With a world economic slow down affecting companies large and small, major employers in Granville struggling to keep afloat and keep people working are getting help from a state program.
“That program is one of the things that New York State has done really well, in my opinion,” Saint Gobain spokesperson Sherry Aiken said about the Shared Work program.
Shared Work, a program of the New York State Department of Labor was created to help company’s weather fluctuations in the market by providing an alternative to letting full time workers go.
Instead of cutting staffing levels companies in the program reduce the number of hours some or all employees work and those employees are allowed to collect partial unemployment.
Initially implemented to last up to 20 weeks the program has recently been extended to 40 weeks, she said.
An example provided on a labor department fact sheet explains the program this way: After filing a Shared Work plan with the State Labor Department, Plant XYZ receives approval to reduce the hours of its sewing department by 40 % for ten weeks. These workers can file for UI (unemployment insurance) and may be able to collect 40 % of their weekly benefits (after serving an unpaid waiting period of one week).
Aiken said the company had been utilizing the programs since about November, feeling the effects of the slowdown in the automobile and construction industry, two of the industries the company does major amounts of business with.
“It’s absolutely wonderful, the department of the state really wants you to succeed in this program,” Aiken said.
She said the company had applied for and been approved for reducing their work week by 20 percent or one workday per week.
“We’ve worked diligently to try to keep people working,” Aiken said.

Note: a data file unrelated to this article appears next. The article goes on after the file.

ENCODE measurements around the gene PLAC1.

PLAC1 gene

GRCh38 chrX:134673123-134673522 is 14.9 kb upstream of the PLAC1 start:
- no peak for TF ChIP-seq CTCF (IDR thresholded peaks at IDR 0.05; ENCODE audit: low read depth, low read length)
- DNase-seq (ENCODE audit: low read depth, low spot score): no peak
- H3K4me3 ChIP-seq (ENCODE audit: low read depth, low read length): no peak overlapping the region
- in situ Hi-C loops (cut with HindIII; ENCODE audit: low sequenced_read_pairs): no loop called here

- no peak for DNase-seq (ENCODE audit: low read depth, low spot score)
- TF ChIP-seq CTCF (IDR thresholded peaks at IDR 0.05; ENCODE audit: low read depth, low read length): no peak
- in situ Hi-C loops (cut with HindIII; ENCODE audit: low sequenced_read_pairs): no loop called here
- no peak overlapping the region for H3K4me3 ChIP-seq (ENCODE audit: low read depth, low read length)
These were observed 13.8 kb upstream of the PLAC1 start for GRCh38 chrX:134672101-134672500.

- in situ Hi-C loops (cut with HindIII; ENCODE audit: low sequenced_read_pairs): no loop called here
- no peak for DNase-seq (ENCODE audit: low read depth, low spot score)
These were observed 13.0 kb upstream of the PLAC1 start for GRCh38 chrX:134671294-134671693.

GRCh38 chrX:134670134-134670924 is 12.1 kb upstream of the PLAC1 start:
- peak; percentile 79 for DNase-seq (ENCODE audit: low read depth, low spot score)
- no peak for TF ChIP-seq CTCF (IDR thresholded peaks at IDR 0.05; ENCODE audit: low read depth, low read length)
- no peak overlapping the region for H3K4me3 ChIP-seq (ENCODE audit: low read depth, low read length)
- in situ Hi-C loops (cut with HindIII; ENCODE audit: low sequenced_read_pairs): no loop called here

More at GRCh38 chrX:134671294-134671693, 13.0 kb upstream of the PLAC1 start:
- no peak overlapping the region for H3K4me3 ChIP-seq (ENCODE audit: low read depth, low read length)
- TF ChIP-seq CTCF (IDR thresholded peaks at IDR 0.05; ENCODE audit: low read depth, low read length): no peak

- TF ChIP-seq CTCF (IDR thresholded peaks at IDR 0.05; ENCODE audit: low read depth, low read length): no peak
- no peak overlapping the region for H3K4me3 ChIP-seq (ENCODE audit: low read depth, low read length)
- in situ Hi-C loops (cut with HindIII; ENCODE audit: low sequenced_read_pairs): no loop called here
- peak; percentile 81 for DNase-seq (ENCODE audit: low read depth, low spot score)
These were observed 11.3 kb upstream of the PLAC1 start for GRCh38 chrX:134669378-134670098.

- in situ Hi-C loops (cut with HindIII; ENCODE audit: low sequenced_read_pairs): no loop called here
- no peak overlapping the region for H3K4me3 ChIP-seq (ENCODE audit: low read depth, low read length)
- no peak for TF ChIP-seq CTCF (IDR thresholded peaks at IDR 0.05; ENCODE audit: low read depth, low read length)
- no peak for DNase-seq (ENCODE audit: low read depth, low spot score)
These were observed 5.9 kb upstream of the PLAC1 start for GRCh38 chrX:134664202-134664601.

The labor department program “allows you to keep your skilled and talented employees working. Obviously it was the right step to take at this time.”
“It is just the best kept secret. We’ve used it before,” Aiken said. “We have a really strong commitment to keep people employed and continue to keep our 160 workers, both hourly and non-exempt, working.”
In addition to signing up for the labor department program, Aiken said the company had delayed giving out raises and taken all possible measures to keep its people working.
The program doesn’t prevent you from laying off workers who can transition over to regular layoff system if they have to, she said.
“You do the paperwork here and it’s supposed to be in lieu of going to the office,” Aiken said.
Word about the program has begun to get out and Aiken said she has been sought out for advice and assistance.
“I’ve helped a lot of people with this (program),” Aiken said.
One of those people is Telescope Casual Furniture CEO Kathy Juckett.
Juckett said the layoffs the company has had to make have been minimized by efforts the company made to explore other options, including the Shared Work program and attempts to diversify their product lines.
“We have been doing ‘shared work’ which works really well,” she said.
Juckett said she heard about the program from Aiken.
“She knows all about it, she’s an expert,” she said.
Juckett said the company had been proactive to try to keep people working and the business flowing, thus avoiding making any layoffs permanent, in light of the current economic situation.
“We haven’t been impacted anywhere near as much as others have,” Juckett said.
She said she hoped to have everyone back to work as soon as possible following an annual winter shutdown.
Juckett said employees had been taking voluntary vacation time as well.
Juckett cited the company’s move to begin producing wood fuel pellets and pet bedding products as one way to keep workers on the job.
“I think that we’ve been in a better position than some,” she said. “It’s just a helluva tough economy out there.”
Additional calls to Juckett to discuss the specifics of the layoffs at Telescope Casual Furniture were not returned as of press time.